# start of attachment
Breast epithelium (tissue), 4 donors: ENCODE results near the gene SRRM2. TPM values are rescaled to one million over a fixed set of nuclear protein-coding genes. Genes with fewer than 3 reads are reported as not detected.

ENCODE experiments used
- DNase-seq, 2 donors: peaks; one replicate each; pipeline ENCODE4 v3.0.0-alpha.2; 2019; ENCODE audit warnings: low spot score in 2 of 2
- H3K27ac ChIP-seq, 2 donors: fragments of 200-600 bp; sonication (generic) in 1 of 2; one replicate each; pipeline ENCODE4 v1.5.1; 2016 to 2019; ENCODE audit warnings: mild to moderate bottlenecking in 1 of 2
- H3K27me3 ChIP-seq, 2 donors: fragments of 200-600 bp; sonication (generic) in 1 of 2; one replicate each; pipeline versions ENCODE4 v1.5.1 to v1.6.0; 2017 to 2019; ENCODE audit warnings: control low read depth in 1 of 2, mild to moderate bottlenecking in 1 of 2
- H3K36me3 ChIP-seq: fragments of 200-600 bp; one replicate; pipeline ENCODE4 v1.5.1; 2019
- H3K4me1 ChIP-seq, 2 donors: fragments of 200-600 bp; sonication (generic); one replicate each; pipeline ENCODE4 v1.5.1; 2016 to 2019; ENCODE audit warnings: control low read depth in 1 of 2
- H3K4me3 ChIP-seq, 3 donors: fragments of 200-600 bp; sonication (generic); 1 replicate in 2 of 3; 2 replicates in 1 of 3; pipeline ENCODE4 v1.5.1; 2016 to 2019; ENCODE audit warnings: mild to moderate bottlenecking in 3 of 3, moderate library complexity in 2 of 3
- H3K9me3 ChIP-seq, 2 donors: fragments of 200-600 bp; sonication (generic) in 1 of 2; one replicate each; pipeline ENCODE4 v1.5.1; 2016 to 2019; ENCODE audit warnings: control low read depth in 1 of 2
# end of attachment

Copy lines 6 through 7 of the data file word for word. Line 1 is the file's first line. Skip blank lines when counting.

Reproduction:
- H3K36me3 ChIP-seq: fragments of 200-600 bp; one replicate; pipeline ENCODE4 v1.5.1; 2019
- H3K4me1 ChIP-seq, 2 donors: fragments of 200-600 bp; sonication (generic); one replicate each; pipeline ENCODE4 v1.5.1; 2016 to 2019; ENCODE audit warnings: control low read depth in 1 of 2